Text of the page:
I have implemented failsafes to make sure these errors won’t happen again in the future.

But, before I leave you, I want to address an urgent matter to those of you using any type of caching:

Always flush your cache before installing updates!

Wishing you an excellent day!

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10 thoughts on “Latest OMGF (Pro) update causing Internal Server (500) errors? Here’s how to fix it.”

  1. Hi,
    With this serious update problem that I am sure affects other plugins that use a core and pro plugin as separate plugins could you perhaps add a MU plugin that uses a WP hook to detect when updates are being installed or checked and does a full clear of the object cache system? Different hosts having different implementations of Redis could cause this to be difficult.
    Failing that there are 2 main plugins for Redis caching – a free plugin and Redis pro for Object Cache Pro which a number of hosts are now using also.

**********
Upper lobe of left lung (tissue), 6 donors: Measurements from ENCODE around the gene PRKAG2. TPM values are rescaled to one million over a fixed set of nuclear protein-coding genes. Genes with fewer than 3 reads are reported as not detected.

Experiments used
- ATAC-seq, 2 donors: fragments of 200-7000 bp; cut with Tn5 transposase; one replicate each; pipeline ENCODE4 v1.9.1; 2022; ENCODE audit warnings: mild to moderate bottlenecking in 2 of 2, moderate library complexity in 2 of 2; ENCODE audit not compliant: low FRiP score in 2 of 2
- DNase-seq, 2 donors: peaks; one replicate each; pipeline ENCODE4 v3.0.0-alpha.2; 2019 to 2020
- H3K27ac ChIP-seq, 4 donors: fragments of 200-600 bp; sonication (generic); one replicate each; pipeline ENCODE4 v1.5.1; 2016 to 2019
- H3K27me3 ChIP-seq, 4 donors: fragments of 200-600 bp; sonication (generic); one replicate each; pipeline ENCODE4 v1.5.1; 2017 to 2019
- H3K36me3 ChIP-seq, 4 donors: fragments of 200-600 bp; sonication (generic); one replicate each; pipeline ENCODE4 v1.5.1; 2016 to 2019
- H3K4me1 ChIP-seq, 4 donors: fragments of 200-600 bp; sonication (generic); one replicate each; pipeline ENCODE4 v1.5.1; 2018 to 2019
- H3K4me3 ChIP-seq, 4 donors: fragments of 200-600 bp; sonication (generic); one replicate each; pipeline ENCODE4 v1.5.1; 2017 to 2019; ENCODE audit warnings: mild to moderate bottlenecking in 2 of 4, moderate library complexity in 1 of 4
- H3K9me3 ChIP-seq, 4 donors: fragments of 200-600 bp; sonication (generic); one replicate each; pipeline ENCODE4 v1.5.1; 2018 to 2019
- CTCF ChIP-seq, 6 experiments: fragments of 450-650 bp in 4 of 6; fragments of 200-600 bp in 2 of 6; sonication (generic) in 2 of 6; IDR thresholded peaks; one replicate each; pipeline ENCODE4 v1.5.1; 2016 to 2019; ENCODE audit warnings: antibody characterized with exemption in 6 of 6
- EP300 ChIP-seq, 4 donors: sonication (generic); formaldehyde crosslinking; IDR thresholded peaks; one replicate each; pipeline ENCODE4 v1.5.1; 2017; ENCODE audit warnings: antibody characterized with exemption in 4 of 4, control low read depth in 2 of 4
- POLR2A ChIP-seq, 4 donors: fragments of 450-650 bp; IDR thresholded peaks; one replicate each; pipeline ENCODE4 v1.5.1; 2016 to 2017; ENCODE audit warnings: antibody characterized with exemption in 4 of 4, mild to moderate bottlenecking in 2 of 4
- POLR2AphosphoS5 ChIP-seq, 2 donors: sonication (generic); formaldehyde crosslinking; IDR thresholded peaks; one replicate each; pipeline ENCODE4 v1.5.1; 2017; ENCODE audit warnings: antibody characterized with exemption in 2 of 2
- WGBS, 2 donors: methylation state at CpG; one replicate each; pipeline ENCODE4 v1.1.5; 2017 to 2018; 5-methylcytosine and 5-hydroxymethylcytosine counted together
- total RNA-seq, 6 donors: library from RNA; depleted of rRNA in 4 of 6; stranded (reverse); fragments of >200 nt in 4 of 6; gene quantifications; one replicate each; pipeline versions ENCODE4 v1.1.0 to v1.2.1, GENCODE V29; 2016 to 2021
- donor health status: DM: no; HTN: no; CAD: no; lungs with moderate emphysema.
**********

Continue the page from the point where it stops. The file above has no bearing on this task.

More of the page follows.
Could you talk to that plugin dev to include an automatic cache clearance when plugins are being updated?
    Thanks for your work.

    1. Hi Dale,

      Thanks for your suggestion!

      Object (database) caching isn’t the problem here. File (code) caching is.

      Besides, there’s a WP plugin for all PHP caches out there: memcached, opcache, varnish, etc. But I don’t see it as my responsibility to make sure these caches are flushed, when a plugin is updated. These plugins already take care of that.

      The safety wrappers that I’ve implemented will make sure nothing crashes might I ever implement another drastic code change such as this one in the future. So, lessons learned and moving on 🙂

  2. Hi Daan, what shall I do when I have manually update to 5.6.0/3.8.0 bu not facing issues? Thanks

  3. Hi,

    thanks for your Work! On one of five websites i had the 500 Error but easly fixit.
    Again, thanks for your work an keep on coding.